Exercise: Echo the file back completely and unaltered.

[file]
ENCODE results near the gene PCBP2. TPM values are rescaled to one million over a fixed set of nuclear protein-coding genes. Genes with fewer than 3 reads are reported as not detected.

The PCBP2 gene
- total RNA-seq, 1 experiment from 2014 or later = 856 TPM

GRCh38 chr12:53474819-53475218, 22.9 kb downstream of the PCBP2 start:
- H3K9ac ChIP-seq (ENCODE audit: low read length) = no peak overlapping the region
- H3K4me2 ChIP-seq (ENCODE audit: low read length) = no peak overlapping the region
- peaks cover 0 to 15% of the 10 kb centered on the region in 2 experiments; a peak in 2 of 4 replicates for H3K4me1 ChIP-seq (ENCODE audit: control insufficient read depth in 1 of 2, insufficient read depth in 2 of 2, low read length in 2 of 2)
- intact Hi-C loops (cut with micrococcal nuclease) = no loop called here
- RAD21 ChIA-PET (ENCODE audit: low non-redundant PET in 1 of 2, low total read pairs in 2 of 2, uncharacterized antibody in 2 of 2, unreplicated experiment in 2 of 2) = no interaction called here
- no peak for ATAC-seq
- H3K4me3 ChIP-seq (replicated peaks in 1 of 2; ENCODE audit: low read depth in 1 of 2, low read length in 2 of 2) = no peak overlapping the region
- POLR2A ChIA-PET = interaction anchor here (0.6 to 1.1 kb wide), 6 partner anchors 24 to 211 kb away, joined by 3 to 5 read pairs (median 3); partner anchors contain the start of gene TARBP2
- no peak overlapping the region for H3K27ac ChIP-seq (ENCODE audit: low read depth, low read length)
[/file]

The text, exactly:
ENCODE results near the gene PCBP2. TPM values are rescaled to one million over a fixed set of nuclear protein-coding genes. Genes with fewer than 3 reads are reported as not detected.

The PCBP2 gene
- total RNA-seq, 1 experiment from 2014 or later = 856 TPM

GRCh38 chr12:53474819-53475218, 22.9 kb downstream of the PCBP2 start:
- H3K9ac ChIP-seq (ENCODE audit: low read length) = no peak overlapping the region
- H3K4me2 ChIP-seq (ENCODE audit: low read length) = no peak overlapping the region
- peaks cover 0 to 15% of the 10 kb centered on the region in 2 experiments; a peak in 2 of 4 replicates for H3K4me1 ChIP-seq (ENCODE audit: control insufficient read depth in 1 of 2, insufficient read depth in 2 of 2, low read length in 2 of 2)
- intact Hi-C loops (cut with micrococcal nuclease) = no loop called here
- RAD21 ChIA-PET (ENCODE audit: low non-redundant PET in 1 of 2, low total read pairs in 2 of 2, uncharacterized antibody in 2 of 2, unreplicated experiment in 2 of 2) = no interaction called here
- no peak for ATAC-seq
- H3K4me3 ChIP-seq (replicated peaks in 1 of 2; ENCODE audit: low read depth in 1 of 2, low read length in 2 of 2) = no peak overlapping the region
- POLR2A ChIA-PET = interaction anchor here (0.6 to 1.1 kb wide), 6 partner anchors 24 to 211 kb away, joined by 3 to 5 read pairs (median 3); partner anchors contain the start of gene TARBP2
- no peak overlapping the region for H3K27ac ChIP-seq (ENCODE audit: low read depth, low read length)